Meanwhile, Carpenter was trying his best to put some runs on the board. After leading off the third with a double, he did the same thing in the fifth, rapping another two-bagger to almost the same spot. IKF moved Carpenter to third with a ground out to the right side, putting the Yankees on the verge of removing the goose egg from the run column. And a bloop single from Higgy accomplished that.

The lineup turned over, and that meant DJ LeMahieu would have a chance for damage. LeMachine, who’s been on a tear over the last month-plus, continued swinging a big stick. A two-run porch job to right field basically made this a new ballgame, with the Bombers only down by one.

Abreu kept up his good work up in the sixth, but after surrendering a weak infield single, manager Aaron Boone went back to the bullpen. In came Wandy Peralta to try and get the final out of the sixth and keep it a one-run contest. I don’t think a single and a four-pitch walk were what the Yankees skipper and Peralta had in mind though. After the Yankees clawed back in the last half inning, they found themselves one Royals hit from another multi-run deficit. Thankfully, Peralta recovered to get the final out, keeping the game 4-3.

New York took another shot at putting some runs on the board in the bottom of the seventh, as pinch-hitter Aaron Hicks and Aaron Judge sandwiched walks around a LeMahieu whiff to put two runners on for the heart of the order. And it did not take long Rizzo to cash all those runs in. The Rizz absolutely obliterated a 98-mph inside fastball to right.

Suddenly, the Yankees had a 6-4 lead and a golden opportunity at a sweep.

The two-run advantage was fleeting; Hunter Dozier rudely greeted Ron Marinaccio with a no-doubt bomb to left field to lead off the eighth inning. Poor Michael Kay had just finished talking about the 56 consecutive batters Marinaccio had faced without surrendering a base hit.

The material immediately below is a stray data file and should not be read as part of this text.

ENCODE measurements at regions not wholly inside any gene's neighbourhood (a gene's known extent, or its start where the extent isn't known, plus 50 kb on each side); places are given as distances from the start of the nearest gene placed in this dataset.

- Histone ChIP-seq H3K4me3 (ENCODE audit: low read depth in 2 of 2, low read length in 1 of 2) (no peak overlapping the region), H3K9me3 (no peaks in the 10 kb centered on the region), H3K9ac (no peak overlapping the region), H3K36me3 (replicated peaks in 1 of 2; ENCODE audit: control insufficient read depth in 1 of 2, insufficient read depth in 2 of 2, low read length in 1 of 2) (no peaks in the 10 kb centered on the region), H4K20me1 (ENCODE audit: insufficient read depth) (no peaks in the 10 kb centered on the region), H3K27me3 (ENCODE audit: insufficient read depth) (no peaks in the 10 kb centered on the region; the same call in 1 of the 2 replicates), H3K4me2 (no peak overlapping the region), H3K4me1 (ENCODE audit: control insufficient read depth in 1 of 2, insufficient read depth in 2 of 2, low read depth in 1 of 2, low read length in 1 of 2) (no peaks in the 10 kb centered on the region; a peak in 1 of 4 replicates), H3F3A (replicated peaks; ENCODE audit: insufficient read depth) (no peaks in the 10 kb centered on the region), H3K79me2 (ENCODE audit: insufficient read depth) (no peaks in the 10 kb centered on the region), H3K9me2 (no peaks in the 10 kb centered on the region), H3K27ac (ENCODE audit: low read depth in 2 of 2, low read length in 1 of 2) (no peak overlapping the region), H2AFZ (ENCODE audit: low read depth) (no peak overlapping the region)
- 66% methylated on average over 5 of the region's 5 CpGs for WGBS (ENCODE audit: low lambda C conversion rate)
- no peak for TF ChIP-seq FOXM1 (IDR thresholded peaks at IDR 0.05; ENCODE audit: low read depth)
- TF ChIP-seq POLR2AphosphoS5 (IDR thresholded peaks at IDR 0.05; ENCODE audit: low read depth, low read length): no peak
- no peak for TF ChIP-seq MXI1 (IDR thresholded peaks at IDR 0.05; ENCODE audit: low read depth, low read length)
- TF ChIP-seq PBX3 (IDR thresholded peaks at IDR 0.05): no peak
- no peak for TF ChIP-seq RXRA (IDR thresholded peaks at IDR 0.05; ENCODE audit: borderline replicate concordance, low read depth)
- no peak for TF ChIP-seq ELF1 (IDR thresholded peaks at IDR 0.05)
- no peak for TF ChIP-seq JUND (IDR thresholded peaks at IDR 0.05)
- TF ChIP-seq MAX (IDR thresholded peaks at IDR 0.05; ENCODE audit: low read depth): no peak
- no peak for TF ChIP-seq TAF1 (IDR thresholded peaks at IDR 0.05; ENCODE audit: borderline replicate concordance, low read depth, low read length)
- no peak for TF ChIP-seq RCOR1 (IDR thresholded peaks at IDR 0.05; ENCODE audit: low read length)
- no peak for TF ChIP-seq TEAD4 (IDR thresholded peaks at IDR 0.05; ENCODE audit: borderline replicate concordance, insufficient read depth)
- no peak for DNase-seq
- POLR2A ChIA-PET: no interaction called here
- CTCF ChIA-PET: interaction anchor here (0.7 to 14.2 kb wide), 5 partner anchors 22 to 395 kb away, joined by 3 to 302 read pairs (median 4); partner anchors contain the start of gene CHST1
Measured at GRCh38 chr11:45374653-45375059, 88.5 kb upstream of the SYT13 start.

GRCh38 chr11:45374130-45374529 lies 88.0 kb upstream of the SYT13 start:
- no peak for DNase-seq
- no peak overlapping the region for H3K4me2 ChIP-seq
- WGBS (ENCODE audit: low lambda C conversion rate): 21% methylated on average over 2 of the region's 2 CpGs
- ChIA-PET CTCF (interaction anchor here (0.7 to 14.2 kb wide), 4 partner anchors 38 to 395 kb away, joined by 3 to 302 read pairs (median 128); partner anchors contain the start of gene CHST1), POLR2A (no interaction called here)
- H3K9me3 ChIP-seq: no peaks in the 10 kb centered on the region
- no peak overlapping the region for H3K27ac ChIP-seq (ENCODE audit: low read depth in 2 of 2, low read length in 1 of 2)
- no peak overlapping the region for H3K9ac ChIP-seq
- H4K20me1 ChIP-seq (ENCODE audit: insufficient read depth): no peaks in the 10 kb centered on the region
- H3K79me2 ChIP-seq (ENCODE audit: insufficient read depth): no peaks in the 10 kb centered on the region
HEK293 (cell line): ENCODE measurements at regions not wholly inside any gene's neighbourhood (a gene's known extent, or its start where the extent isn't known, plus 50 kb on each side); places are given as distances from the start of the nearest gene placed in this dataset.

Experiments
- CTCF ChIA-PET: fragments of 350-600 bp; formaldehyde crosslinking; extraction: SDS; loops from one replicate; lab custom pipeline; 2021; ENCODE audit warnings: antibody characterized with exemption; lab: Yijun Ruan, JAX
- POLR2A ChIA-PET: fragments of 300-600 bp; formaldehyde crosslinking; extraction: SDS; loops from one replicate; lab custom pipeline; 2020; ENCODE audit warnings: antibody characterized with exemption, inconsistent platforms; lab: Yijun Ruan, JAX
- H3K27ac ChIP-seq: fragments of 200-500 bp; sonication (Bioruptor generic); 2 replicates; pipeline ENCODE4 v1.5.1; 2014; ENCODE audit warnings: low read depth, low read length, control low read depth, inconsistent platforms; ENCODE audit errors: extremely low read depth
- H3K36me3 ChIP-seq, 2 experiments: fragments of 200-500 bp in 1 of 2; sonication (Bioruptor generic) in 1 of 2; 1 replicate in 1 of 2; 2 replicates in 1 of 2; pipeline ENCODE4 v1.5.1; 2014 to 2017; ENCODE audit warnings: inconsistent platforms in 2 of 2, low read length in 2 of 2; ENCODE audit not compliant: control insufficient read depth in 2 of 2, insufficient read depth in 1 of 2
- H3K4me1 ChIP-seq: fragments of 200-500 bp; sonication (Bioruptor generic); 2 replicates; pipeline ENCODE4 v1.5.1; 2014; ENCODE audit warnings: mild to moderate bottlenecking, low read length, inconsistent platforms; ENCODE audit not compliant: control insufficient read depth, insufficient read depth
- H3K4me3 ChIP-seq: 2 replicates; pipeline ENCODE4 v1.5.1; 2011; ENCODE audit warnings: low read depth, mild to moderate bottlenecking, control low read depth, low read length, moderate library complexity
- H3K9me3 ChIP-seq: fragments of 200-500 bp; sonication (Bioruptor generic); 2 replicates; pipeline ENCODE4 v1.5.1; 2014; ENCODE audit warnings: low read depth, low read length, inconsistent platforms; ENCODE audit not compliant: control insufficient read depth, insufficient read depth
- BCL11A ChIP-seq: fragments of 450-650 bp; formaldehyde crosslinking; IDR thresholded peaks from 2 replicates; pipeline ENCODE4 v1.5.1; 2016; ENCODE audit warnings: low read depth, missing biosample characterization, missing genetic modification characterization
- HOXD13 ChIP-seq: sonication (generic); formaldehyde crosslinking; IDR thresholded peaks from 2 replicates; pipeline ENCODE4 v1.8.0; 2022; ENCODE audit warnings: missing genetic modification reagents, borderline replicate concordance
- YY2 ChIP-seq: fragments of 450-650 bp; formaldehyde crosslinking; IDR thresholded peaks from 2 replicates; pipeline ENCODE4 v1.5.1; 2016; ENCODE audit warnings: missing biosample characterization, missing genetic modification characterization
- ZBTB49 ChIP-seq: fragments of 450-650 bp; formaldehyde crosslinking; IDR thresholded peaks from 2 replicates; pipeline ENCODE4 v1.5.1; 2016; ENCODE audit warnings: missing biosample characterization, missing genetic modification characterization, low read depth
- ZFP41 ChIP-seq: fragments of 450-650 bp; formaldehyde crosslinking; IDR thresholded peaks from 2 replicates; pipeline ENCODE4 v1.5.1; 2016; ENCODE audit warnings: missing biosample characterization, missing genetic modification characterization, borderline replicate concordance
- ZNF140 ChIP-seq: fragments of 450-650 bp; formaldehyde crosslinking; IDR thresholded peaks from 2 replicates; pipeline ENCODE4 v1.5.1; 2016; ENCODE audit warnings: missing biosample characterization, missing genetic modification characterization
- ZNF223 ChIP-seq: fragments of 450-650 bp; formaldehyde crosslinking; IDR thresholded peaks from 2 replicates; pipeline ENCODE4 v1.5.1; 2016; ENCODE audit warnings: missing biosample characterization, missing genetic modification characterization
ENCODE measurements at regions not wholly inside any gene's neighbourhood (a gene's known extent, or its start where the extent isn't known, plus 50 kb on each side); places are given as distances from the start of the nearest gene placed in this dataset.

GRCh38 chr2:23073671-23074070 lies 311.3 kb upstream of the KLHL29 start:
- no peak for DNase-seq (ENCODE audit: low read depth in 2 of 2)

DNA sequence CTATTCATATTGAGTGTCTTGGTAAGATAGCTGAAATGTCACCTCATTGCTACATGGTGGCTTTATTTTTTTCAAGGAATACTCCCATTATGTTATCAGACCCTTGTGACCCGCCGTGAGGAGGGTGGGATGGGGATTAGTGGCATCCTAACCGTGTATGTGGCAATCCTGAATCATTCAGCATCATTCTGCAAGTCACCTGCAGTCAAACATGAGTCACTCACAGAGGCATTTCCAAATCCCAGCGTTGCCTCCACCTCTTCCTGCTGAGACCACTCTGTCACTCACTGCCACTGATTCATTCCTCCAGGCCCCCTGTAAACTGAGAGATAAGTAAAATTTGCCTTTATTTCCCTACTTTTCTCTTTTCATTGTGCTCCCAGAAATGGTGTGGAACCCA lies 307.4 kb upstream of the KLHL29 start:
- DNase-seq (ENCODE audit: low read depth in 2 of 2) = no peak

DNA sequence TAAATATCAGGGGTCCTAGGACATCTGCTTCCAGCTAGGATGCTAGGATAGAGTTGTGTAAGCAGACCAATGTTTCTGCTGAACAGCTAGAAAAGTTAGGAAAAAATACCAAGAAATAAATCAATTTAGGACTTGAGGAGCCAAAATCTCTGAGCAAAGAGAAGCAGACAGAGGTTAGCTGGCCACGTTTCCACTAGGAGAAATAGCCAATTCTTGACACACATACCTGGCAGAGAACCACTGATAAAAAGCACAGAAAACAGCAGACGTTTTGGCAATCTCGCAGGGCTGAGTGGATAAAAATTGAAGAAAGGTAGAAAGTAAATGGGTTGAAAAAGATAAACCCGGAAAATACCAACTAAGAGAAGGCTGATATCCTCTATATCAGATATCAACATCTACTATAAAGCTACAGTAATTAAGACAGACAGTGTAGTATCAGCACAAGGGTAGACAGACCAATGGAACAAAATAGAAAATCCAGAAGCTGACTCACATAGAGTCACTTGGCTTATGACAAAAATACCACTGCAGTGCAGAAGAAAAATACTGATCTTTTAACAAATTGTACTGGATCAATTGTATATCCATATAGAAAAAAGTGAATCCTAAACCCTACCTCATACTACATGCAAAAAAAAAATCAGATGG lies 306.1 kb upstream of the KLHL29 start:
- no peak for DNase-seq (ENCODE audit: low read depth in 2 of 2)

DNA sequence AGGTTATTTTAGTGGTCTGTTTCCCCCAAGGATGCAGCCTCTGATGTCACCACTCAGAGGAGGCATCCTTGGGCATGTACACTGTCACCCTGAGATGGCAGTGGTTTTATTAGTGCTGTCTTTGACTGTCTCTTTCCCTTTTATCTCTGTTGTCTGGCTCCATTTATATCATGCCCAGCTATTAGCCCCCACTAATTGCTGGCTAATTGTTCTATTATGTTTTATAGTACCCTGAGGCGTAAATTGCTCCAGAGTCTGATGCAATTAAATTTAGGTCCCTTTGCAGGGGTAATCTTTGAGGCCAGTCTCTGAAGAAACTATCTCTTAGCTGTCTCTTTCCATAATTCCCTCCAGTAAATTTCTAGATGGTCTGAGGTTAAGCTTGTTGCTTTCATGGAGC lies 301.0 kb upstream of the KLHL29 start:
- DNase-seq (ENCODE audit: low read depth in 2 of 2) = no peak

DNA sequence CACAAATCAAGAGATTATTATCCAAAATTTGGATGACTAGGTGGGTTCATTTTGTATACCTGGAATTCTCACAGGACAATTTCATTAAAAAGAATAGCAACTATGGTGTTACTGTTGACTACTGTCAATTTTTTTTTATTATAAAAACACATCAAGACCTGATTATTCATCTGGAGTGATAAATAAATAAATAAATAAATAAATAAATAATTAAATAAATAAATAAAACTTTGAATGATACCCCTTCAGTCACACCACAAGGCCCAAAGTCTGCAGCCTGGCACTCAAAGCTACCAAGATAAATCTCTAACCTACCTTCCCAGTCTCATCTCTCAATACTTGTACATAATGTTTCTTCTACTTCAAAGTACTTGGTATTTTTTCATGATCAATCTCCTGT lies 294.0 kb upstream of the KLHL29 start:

It looked like that dinger was a sign of things to come. Marinaccio managed to get an out, but sandwiched a hard-hit single and walk around that to put two Royals on the bases with only one out in the inning. Thankfully for him, and Yankees fans everywhere, a well-timed ground ball to second turned into an inning-ending double play with the lead still intact.

A quiet bottom of the eighth meant that the All-Star closer Holmes entered with only a one-run lead. Unfortunately, Holmes was also off his game. After a lazy groundball for the first out, he walked Whit Merrifield and plunked Witt, putting the winning run on base. And Sal Perez put this one to bed. A monstrous three-run bomb to center field put Kansas City back on top, 8-6.

After Hicks made the first out of the ninth, LeMahieu did what LeMahieu does and rapped a single to right field. Aaron Judge batted as the tying run in the bottom of the ninth inning, after that deflating Perez home run in the top half of the frame? I’ll take that. Alas, he cannot hit a home run in literally every at-bat.

Judge didn’t miss by much, but flew out to right field nonetheless. Still not over though, as Rizzo walked to bring Gleyber Torres to the plate as the winning run. Alas. A fly ball out to center finished this one off. Feels like the Yankees left the W on the table today.

Despite the loss, taking three of four from the Royals is important after the two losses to the Mets. It’s time to take a deep breath and get ready for Seattle tomorrow night. Marco Gonzales versus Domingo Germán. They’ll miss Julio Rodriguez, as the Mariners placed the young phenom on the IL earlier today. First pitch will be at 7:05pm ET.

Box Score